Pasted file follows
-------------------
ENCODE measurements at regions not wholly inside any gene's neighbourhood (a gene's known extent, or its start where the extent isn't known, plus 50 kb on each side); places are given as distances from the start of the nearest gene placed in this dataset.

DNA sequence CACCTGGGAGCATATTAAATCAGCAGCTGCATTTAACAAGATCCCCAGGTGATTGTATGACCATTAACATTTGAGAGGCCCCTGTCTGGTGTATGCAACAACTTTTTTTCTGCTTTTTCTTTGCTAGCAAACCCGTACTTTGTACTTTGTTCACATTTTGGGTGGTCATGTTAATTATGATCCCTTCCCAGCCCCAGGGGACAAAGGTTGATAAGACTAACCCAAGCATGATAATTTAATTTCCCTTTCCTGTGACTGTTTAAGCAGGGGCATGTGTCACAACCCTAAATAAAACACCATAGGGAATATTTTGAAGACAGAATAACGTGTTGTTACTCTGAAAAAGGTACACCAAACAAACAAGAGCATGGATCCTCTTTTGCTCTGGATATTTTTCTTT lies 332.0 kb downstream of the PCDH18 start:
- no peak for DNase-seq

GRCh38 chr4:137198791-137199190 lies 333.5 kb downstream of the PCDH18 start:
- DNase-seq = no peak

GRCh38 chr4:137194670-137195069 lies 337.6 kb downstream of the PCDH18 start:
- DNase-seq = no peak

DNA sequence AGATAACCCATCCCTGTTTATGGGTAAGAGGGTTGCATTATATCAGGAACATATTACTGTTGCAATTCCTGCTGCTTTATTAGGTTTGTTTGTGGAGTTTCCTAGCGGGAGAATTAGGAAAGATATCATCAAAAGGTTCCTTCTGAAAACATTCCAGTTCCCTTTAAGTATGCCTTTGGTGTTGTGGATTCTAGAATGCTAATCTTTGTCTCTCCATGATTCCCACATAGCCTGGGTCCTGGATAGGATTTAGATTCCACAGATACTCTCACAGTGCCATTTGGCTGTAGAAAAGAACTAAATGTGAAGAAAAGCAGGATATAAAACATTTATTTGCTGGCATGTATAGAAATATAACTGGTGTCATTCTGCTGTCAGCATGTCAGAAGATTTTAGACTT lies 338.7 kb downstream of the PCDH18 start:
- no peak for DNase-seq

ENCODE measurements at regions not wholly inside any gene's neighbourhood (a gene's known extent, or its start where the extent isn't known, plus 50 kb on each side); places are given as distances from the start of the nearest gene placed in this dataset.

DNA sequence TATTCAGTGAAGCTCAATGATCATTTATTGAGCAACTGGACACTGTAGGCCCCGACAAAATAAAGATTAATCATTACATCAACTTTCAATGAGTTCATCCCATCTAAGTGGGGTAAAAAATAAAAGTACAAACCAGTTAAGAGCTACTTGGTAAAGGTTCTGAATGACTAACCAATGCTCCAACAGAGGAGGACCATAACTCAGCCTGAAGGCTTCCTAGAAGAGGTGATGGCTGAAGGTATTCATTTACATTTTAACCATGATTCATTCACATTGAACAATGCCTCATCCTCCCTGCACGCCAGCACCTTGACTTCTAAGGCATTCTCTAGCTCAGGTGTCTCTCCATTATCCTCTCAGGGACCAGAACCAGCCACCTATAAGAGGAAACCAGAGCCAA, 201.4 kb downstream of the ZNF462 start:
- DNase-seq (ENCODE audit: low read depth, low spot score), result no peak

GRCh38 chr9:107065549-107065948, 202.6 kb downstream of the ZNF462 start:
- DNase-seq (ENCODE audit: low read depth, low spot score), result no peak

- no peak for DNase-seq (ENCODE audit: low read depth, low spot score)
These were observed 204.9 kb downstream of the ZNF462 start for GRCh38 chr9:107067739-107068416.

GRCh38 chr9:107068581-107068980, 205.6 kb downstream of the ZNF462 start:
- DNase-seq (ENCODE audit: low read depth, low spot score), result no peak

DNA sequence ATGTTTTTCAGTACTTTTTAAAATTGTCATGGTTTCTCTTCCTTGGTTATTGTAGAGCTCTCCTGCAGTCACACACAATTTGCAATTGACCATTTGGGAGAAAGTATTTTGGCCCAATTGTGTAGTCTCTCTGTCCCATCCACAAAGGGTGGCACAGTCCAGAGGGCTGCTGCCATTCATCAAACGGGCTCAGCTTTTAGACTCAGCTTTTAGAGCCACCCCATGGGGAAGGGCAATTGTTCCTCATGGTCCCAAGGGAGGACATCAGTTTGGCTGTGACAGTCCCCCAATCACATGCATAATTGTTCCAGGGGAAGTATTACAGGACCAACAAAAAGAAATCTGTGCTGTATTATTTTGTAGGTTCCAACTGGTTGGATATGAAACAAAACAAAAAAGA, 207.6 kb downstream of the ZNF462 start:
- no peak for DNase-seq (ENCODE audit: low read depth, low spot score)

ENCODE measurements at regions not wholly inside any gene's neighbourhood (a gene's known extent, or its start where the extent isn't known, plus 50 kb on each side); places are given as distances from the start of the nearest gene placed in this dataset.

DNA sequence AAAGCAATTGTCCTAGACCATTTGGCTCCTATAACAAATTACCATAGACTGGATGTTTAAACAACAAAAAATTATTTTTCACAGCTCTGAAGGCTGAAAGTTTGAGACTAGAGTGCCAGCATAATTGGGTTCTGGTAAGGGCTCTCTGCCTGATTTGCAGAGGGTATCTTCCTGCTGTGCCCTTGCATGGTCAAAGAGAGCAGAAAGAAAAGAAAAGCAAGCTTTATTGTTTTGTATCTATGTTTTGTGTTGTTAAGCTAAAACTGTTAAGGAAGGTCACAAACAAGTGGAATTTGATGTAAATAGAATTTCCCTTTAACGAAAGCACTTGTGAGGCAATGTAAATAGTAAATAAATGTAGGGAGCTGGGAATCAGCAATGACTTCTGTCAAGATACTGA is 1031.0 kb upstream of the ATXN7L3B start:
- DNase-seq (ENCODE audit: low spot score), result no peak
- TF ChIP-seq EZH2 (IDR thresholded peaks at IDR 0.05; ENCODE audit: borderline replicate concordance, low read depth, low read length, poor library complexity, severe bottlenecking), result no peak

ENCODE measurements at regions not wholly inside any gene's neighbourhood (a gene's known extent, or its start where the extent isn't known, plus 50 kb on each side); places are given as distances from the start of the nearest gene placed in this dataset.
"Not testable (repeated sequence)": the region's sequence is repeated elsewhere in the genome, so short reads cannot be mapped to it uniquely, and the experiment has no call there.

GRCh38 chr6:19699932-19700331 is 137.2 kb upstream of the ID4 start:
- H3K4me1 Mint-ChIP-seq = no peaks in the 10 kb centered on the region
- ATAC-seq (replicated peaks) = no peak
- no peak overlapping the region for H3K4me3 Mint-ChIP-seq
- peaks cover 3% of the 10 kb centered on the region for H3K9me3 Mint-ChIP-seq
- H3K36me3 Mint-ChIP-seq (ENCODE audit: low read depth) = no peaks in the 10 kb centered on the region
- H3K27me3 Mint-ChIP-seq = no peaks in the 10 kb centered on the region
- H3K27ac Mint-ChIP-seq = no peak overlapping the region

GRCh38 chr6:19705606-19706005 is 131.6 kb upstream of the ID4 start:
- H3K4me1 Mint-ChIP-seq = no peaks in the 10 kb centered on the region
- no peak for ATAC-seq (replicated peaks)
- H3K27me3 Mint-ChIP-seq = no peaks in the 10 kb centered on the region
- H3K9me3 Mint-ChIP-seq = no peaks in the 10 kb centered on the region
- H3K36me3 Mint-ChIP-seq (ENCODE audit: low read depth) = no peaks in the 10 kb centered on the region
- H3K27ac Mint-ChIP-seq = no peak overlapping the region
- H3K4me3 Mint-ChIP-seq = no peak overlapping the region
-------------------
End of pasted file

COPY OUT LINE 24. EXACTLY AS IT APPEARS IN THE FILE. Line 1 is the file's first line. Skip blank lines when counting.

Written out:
- TF ChIP-seq EZH2 (IDR thresholded peaks at IDR 0.05; ENCODE audit: borderline replicate concordance, low read depth, low read length, poor library complexity, severe bottlenecking), result no peak